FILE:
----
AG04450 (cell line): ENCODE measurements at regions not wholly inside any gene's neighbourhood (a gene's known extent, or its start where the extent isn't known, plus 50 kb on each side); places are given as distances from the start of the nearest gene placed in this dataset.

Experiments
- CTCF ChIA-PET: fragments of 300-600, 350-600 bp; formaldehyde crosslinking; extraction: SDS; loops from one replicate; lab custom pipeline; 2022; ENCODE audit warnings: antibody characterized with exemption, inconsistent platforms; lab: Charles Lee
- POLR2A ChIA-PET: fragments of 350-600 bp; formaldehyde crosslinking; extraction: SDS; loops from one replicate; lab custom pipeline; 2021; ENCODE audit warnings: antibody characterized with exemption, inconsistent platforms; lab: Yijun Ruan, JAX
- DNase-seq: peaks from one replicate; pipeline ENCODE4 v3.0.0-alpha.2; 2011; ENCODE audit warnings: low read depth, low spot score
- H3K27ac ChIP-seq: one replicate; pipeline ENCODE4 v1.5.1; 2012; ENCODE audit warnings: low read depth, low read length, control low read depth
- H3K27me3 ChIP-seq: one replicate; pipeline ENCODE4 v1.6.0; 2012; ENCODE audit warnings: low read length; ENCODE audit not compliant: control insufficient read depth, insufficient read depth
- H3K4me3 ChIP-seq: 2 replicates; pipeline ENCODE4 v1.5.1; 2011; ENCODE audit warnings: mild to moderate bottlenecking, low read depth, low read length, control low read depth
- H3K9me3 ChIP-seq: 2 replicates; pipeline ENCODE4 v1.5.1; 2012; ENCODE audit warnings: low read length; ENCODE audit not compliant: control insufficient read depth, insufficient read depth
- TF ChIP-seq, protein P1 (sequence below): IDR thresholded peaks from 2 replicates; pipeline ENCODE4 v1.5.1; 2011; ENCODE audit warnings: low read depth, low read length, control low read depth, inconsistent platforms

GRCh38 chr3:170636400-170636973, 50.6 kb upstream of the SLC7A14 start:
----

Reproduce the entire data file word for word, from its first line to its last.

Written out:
AG04450 (cell line): ENCODE measurements at regions not wholly inside any gene's neighbourhood (a gene's known extent, or its start where the extent isn't known, plus 50 kb on each side); places are given as distances from the start of the nearest gene placed in this dataset.

Experiments
- CTCF ChIA-PET: fragments of 300-600, 350-600 bp; formaldehyde crosslinking; extraction: SDS; loops from one replicate; lab custom pipeline; 2022; ENCODE audit warnings: antibody characterized with exemption, inconsistent platforms; lab: Charles Lee
- POLR2A ChIA-PET: fragments of 350-600 bp; formaldehyde crosslinking; extraction: SDS; loops from one replicate; lab custom pipeline; 2021; ENCODE audit warnings: antibody characterized with exemption, inconsistent platforms; lab: Yijun Ruan, JAX
- DNase-seq: peaks from one replicate; pipeline ENCODE4 v3.0.0-alpha.2; 2011; ENCODE audit warnings: low read depth, low spot score
- H3K27ac ChIP-seq: one replicate; pipeline ENCODE4 v1.5.1; 2012; ENCODE audit warnings: low read depth, low read length, control low read depth
- H3K27me3 ChIP-seq: one replicate; pipeline ENCODE4 v1.6.0; 2012; ENCODE audit warnings: low read length; ENCODE audit not compliant: control insufficient read depth, insufficient read depth
- H3K4me3 ChIP-seq: 2 replicates; pipeline ENCODE4 v1.5.1; 2011; ENCODE audit warnings: mild to moderate bottlenecking, low read depth, low read length, control low read depth
- H3K9me3 ChIP-seq: 2 replicates; pipeline ENCODE4 v1.5.1; 2012; ENCODE audit warnings: low read length; ENCODE audit not compliant: control insufficient read depth, insufficient read depth
- TF ChIP-seq, protein P1 (sequence below): IDR thresholded peaks from 2 replicates; pipeline ENCODE4 v1.5.1; 2011; ENCODE audit warnings: low read depth, low read length, control low read depth, inconsistent platforms

GRCh38 chr3:170636400-170636973, 50.6 kb upstream of the SLC7A14 start: